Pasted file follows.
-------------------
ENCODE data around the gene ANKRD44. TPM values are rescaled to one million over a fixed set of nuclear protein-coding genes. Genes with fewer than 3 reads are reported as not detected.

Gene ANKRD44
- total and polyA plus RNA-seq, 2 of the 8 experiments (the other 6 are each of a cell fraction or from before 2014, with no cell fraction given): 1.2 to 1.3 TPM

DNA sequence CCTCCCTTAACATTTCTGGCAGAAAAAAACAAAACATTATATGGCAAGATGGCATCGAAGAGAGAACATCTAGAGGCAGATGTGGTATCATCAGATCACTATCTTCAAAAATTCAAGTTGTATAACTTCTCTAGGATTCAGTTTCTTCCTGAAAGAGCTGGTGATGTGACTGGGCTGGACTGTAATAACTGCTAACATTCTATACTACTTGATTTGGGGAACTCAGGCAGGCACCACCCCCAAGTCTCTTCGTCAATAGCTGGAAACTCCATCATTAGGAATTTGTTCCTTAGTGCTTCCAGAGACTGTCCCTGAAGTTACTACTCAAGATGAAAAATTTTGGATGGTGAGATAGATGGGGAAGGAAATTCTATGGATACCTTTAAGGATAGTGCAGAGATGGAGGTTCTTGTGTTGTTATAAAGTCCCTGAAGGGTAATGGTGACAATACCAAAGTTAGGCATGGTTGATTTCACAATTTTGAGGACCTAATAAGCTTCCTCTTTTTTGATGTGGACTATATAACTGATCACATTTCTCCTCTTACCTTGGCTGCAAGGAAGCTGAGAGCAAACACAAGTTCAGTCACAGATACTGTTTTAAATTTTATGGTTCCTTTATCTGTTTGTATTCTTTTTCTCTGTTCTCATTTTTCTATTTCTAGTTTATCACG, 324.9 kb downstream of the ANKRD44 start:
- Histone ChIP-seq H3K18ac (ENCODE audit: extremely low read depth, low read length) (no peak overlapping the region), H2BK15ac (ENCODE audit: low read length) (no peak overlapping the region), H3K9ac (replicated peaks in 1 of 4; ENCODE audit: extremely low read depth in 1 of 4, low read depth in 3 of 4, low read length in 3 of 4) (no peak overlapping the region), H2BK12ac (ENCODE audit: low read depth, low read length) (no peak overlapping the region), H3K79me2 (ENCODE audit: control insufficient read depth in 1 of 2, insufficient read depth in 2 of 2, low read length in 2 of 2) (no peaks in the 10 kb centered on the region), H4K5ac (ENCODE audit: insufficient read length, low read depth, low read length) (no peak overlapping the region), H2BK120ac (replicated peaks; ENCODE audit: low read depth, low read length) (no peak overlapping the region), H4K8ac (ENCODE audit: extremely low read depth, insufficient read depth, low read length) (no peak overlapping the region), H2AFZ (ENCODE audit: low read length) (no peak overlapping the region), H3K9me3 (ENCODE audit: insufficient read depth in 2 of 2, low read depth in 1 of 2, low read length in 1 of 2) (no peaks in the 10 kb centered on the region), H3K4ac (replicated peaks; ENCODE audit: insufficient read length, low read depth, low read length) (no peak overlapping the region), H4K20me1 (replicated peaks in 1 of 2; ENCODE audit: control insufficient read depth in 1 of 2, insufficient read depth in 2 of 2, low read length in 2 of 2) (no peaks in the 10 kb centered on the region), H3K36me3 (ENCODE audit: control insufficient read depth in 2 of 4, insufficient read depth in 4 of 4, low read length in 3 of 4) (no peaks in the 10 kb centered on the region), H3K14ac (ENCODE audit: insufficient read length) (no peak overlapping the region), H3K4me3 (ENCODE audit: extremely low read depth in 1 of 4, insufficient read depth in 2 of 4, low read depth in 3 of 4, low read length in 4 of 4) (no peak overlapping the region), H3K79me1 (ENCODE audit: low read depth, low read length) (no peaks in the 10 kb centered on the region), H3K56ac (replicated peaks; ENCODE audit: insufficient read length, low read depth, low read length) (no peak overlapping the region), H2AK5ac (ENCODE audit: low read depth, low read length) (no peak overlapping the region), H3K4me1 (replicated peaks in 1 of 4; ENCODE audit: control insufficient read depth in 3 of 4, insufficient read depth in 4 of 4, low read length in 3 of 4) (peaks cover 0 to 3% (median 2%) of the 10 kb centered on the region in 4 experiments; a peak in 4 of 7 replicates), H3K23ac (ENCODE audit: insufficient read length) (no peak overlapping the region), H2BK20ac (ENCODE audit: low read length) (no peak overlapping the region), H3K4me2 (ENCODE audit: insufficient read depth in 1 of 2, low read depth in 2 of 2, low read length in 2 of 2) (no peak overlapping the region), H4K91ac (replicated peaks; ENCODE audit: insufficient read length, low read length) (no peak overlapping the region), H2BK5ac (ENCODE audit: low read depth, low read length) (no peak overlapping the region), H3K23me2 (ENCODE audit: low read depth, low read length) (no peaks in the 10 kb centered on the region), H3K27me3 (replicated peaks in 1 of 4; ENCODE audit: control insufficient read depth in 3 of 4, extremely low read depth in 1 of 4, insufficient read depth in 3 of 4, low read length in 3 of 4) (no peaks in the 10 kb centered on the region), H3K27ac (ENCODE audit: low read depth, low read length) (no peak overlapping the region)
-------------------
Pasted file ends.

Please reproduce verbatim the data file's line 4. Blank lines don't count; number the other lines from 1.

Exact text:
DNA sequence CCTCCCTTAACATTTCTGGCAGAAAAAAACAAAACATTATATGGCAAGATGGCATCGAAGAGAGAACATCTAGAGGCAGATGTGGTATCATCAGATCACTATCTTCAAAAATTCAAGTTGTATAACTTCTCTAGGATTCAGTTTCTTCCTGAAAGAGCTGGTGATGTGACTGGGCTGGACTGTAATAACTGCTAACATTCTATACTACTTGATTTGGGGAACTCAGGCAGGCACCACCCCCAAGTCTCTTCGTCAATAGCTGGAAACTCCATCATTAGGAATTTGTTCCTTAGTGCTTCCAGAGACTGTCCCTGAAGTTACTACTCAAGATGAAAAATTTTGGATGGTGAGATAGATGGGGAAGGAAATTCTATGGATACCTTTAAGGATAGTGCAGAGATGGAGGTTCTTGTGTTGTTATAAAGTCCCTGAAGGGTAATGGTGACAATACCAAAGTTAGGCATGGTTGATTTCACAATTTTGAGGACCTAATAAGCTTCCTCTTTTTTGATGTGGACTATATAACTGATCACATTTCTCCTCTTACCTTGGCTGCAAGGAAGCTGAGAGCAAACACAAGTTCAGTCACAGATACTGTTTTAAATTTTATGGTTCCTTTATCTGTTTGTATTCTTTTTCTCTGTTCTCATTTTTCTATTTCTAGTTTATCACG, 324.9 kb downstream of the ANKRD44 start: